Thursday, September 5, 2019

The Colored Museum; Classroom Procedures

Class procedures: From your manifestos, the class agreed upon the following classroom rules or procedures to follow:

Rules You Would Like Us to Follow:
  • Participate in this course/class
  • Support each other creatively & respect each other; be considerate (no bullying or judging!)
  • Provide constructive criticism positively & speak up (communicate!) (see above!)
  • Collaborate
  • Stay on task/focus/put forth effort to pass (no procrastination! see above!)
  • Come to class on time
Related image

Let's read the play together. As we read, after the scenes, we'll stop to examine/answer these questions together as a class. 
  1. The character speaking hooks his/her audience--what grabs our attention? What specific lines or narrative compels us (as an audience) to listen attentively? 
  2. How the character(s) communicate(s) meaning (what's the purpose/point of speaking?) What seems to be the playwrights' message or point to his audience?
  3. How details and stage descriptions are presented to the audience. Why is it important to explain the action or character information in the stage directions as opposed to the words the characters say? What actions are suggested by the DIALOGUE or speech in the scene?
  4. How the story and plot are interwoven into the monologue or scene. What happens in the story? Examine what happens in the beginning, middle, and finally the end of the scene or monologue. How does the scene/monologue feel "complete"?
  5. How the playwright Wolfe uses language or diction to create visual imagery (metaphor, allusion, personification, symbol, simile, etc.), sound imagery (onomatopoeia, rhyme, rhythm, alliteration, assonance, consonance, etc.), and kinesthetic imagery (the movement of the characters or their actions; e.g., what are we "seeing" happen on stage?)
  6. How props or costumes are used (if any) help establish setting or character. What do props or costume descriptions add to the scene or monologue? How do they help develop or define characters or setting?
TASK: After our analysis of some of the scenes and our reading of the play, let's conduct a class discussion/Socratic seminar on the play. Your response can include answers to any or all of these questions.
  • What did you think about the play as a whole? Did it surprise you or please you or frustrate or confuse you? Which scenes or monologues did you like most? Why? Explain why you reacted to the play in this way.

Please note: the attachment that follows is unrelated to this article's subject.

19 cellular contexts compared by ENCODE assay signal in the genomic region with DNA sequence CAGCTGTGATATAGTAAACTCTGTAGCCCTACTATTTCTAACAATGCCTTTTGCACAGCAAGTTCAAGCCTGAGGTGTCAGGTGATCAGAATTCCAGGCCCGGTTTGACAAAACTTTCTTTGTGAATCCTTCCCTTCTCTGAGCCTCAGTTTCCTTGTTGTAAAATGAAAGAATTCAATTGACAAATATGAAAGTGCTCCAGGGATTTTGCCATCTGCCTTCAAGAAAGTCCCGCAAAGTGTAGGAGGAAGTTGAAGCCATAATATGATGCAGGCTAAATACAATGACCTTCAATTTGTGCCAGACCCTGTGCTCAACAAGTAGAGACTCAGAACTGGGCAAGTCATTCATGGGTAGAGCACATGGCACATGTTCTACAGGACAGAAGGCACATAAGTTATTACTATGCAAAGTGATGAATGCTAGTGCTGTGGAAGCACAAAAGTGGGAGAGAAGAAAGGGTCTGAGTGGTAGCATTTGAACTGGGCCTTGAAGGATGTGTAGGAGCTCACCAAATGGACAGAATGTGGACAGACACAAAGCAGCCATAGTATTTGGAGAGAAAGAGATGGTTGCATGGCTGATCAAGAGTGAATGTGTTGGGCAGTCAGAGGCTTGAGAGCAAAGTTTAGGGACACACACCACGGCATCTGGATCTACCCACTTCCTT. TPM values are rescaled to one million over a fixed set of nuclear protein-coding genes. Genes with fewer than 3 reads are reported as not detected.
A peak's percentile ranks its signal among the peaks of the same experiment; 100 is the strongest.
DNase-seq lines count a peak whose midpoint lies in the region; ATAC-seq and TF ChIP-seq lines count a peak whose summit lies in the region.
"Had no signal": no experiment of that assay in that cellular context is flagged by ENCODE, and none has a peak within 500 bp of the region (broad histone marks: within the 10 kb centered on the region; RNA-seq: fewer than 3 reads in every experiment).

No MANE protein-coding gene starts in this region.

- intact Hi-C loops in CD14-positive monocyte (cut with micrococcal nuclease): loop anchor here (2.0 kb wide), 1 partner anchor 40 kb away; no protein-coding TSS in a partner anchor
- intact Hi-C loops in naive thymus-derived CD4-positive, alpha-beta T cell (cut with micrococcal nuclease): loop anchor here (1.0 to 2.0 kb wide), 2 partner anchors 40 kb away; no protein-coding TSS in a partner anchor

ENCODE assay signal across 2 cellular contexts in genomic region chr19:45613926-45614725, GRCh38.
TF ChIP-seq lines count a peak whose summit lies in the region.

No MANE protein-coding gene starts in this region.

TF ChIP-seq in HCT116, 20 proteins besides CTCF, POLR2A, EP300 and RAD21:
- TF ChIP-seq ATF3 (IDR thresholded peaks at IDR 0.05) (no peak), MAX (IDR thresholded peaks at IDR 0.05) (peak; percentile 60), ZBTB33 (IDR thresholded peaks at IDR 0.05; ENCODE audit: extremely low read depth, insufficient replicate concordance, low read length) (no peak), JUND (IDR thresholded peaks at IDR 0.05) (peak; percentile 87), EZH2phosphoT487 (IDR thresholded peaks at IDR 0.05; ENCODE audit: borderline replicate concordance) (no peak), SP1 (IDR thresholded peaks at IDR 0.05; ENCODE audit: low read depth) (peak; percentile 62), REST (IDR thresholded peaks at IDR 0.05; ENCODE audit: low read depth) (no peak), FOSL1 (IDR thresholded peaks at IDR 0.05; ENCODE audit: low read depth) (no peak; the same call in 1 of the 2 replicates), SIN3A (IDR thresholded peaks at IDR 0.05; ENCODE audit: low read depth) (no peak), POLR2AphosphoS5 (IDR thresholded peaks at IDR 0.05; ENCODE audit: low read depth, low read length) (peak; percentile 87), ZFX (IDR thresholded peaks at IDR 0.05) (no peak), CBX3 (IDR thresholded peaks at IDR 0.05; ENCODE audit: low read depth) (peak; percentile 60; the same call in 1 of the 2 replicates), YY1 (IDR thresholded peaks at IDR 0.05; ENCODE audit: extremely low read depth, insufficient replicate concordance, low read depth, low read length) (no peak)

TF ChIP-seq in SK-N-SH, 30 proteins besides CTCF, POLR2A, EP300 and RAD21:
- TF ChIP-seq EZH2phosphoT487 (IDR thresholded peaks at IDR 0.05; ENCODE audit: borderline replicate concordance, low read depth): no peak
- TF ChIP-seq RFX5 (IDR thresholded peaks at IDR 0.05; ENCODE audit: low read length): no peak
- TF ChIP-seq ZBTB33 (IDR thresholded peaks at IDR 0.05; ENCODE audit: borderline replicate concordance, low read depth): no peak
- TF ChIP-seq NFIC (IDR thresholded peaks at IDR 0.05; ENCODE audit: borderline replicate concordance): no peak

• What is the premise of "The Colored Museum"? In a sentence or two, explain what you think is the premise or main idea/theme of the play. Is this premise interesting or important for a contemporary audience? Do you think people would pay to see this play if performed today? Why or why not?
  • What challenges and stage requirements are necessary to produce this play? How has George C. Wolfe anticipated a low-budget theater being able to produce his play? What might a wealthy or supported theater be able to add to a production of this play? What did you learn about staging from the monologues or scenes you read?
  • Why are the monologues or scenes in the order that Wolfe puts them? What is the reason to start and end the play with the monologues/scenes he does?
  • Other observations? As a writer, what did you notice? What do you want to talk about in regards to this play? What might be important to remember as you write short scenes of your own?
If we make it all the way through the play and have completed our discussion, let's view a few scenes from a televised version of the play.

The Colored Museum - Git on Board & Cookin with Aunt Ethel, The Photo Shoot; Soldier With a SecretThe Gospel According to Miss Roj, The Hairpiece,Symbiosis; The Last Mama on the Couch Play; Permutations; & The Party 

WRITING TASK: In your journal or notes, brainstorm some topics for a play that might be important subject matter for a play. Outline your idea. Consider:
  • Where would the action of the play take place?
  • Would you have a single act or several? A single scene, or several? Why?
  • What would be the basic PREMISE of your play?
  • What characters would be needed to tell your story?
  • Would the play end happily or tragically? What are some reasons why this would be your best choice?
HOMEWORK: If we didn't finish watching the linked scenes of the play, please watch those. Complete the WRITING TASK above in your notes/journal and bring your outline to our next class. We will begin to write a short scene or monologue using your brainstormed idea.

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